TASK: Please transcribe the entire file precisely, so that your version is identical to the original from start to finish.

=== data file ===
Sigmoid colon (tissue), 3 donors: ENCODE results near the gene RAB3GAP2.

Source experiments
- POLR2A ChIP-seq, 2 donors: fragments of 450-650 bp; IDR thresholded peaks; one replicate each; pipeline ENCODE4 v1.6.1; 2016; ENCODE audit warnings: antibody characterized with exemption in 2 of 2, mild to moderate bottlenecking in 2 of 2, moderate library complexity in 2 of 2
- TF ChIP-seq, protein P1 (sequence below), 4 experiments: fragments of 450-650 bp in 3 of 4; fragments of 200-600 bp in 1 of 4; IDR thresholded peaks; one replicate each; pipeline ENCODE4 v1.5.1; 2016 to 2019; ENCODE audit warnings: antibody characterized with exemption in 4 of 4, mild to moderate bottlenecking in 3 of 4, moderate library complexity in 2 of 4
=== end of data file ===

Sigmoid colon (tissue), 3 donors: ENCODE results near the gene RAB3GAP2.

Source experiments
- POLR2A ChIP-seq, 2 donors: fragments of 450-650 bp; IDR thresholded peaks; one replicate each; pipeline ENCODE4 v1.6.1; 2016; ENCODE audit warnings: antibody characterized with exemption in 2 of 2, mild to moderate bottlenecking in 2 of 2, moderate library complexity in 2 of 2
- TF ChIP-seq, protein P1 (sequence below), 4 experiments: fragments of 450-650 bp in 3 of 4; fragments of 200-600 bp in 1 of 4; IDR thresholded peaks; one replicate each; pipeline ENCODE4 v1.5.1; 2016 to 2019; ENCODE audit warnings: antibody characterized with exemption in 4 of 4, mild to moderate bottlenecking in 3 of 4, moderate library complexity in 2 of 4